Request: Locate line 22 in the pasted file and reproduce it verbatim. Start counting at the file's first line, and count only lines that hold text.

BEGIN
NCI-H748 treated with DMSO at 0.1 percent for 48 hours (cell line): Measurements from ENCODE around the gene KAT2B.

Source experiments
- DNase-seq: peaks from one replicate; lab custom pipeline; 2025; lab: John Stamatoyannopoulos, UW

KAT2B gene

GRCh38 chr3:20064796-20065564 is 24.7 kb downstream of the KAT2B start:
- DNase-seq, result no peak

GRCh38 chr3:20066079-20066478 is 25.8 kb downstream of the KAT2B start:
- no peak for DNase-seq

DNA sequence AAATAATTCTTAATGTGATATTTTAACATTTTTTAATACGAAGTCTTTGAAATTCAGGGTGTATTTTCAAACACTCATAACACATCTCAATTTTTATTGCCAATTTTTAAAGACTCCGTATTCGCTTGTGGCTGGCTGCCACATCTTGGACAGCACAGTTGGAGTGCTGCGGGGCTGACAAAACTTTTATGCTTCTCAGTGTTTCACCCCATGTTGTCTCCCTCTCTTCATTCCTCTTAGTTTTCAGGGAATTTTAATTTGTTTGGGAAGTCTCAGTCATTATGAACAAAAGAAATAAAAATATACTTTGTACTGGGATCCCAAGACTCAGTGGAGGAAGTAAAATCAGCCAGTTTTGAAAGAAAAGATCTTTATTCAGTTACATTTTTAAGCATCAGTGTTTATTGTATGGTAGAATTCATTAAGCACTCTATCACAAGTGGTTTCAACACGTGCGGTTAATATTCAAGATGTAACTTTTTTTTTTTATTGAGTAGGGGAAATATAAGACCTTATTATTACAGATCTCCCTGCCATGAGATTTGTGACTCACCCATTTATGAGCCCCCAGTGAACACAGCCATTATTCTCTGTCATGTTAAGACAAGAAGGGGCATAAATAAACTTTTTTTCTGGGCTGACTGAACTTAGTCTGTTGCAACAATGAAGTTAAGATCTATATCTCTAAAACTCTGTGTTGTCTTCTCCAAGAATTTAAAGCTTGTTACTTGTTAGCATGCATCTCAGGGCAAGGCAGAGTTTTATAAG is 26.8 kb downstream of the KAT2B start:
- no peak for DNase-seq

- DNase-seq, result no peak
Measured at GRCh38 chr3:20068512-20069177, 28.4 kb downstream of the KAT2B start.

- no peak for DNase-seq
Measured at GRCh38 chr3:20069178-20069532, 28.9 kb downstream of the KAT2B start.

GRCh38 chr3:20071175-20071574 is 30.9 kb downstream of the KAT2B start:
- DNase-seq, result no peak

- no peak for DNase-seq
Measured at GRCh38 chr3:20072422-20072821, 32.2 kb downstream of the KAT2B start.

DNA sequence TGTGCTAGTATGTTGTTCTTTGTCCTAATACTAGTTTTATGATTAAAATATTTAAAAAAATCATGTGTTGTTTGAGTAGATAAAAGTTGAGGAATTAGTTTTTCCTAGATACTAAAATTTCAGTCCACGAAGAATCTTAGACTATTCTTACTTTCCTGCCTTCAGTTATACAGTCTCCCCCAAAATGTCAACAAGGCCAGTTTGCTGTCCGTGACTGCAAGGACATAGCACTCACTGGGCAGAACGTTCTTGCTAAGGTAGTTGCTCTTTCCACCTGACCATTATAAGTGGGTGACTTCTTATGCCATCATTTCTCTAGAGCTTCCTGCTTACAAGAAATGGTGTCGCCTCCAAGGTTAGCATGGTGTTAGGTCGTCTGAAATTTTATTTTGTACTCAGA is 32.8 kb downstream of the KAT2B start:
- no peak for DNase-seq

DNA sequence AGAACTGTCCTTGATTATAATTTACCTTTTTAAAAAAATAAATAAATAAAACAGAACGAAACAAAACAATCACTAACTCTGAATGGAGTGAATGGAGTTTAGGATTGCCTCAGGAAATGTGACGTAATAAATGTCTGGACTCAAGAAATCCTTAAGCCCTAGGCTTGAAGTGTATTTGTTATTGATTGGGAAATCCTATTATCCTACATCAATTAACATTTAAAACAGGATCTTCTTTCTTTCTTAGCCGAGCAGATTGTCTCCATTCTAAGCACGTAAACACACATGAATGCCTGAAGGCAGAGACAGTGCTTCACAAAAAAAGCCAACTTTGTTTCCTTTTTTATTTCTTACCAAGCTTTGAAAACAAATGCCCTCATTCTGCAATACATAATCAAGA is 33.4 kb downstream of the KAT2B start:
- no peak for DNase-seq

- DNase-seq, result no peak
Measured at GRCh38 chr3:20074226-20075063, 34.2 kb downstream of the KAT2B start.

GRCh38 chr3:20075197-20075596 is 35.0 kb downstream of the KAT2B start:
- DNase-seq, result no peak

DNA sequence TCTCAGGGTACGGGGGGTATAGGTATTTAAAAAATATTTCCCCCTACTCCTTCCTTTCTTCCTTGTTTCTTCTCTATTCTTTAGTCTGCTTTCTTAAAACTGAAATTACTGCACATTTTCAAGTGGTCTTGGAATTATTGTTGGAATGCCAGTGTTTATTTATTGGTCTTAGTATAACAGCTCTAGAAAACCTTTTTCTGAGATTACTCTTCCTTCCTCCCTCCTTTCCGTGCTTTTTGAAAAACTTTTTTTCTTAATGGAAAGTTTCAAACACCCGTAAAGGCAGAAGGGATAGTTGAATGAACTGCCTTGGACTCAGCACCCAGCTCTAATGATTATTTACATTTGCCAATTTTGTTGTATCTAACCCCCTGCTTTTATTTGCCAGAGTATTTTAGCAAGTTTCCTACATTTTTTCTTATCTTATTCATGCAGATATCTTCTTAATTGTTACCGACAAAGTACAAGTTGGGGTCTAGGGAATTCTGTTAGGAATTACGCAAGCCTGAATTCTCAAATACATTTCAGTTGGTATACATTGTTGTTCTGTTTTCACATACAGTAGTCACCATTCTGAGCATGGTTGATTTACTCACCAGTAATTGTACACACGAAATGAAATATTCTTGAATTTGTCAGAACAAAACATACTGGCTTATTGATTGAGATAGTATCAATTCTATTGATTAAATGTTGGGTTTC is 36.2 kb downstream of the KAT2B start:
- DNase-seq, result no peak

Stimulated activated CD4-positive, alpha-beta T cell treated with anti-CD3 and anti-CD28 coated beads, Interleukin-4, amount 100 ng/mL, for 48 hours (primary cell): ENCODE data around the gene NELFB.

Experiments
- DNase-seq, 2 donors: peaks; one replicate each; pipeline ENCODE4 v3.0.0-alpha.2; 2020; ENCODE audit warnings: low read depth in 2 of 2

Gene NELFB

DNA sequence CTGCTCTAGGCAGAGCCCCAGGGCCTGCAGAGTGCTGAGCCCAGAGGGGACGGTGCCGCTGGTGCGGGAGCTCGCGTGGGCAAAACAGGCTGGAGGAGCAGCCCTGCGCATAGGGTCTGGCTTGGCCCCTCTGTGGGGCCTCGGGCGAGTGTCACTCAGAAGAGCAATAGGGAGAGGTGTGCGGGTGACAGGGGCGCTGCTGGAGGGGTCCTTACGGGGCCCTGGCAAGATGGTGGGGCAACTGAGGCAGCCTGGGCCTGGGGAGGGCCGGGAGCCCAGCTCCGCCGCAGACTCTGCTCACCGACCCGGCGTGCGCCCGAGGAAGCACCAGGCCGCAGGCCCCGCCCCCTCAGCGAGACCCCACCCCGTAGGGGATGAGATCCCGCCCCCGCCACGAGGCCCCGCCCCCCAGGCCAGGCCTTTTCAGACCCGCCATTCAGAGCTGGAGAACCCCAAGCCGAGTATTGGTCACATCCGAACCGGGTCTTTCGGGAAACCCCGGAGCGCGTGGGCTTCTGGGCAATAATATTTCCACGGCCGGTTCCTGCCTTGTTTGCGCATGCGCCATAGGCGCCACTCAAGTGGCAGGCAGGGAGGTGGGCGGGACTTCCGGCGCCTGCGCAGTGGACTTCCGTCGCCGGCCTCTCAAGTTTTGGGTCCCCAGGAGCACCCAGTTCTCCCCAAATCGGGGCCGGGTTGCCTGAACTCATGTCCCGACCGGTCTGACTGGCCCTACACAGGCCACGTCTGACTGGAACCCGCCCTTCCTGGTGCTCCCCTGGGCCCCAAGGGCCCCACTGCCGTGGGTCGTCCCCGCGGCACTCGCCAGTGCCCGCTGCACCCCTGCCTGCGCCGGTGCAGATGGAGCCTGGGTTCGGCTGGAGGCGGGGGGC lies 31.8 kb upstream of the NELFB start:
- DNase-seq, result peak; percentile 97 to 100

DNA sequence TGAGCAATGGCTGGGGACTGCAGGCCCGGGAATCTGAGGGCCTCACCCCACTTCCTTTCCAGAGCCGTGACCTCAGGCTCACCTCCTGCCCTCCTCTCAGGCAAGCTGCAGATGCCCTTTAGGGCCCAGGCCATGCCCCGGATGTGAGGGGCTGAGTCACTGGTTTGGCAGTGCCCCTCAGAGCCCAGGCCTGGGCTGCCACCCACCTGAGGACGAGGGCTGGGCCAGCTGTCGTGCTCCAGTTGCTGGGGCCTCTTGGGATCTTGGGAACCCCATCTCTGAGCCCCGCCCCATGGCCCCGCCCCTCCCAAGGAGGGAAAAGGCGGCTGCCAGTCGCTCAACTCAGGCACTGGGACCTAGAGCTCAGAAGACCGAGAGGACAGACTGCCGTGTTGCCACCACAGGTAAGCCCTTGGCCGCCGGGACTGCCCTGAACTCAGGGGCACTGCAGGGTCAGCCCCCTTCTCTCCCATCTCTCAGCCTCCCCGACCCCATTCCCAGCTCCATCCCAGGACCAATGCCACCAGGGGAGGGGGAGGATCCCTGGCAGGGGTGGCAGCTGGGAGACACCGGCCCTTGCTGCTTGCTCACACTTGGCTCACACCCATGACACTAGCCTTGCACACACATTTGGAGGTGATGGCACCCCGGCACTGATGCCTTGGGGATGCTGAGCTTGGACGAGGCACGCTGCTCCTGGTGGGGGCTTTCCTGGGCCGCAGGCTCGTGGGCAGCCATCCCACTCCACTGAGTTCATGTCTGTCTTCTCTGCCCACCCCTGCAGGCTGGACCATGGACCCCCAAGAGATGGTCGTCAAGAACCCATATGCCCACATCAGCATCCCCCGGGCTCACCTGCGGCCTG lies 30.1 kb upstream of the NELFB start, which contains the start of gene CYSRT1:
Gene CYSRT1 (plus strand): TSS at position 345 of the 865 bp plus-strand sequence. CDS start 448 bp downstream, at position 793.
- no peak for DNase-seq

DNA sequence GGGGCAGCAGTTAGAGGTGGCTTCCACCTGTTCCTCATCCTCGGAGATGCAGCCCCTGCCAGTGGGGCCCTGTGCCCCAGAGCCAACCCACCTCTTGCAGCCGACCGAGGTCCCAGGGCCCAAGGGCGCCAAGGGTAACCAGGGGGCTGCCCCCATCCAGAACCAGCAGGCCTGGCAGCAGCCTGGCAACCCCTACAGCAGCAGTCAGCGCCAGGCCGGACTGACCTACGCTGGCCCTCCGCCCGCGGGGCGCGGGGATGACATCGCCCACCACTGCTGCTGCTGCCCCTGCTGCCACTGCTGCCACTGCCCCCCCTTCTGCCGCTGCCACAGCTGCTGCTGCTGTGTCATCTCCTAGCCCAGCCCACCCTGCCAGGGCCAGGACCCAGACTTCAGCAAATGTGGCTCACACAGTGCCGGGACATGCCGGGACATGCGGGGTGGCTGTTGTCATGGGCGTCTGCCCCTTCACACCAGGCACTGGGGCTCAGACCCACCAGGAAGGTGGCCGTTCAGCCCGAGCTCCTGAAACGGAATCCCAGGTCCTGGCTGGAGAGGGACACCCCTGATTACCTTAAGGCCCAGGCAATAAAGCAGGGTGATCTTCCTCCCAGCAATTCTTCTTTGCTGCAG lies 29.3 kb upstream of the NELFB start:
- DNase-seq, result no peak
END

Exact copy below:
- no peak for DNase-seq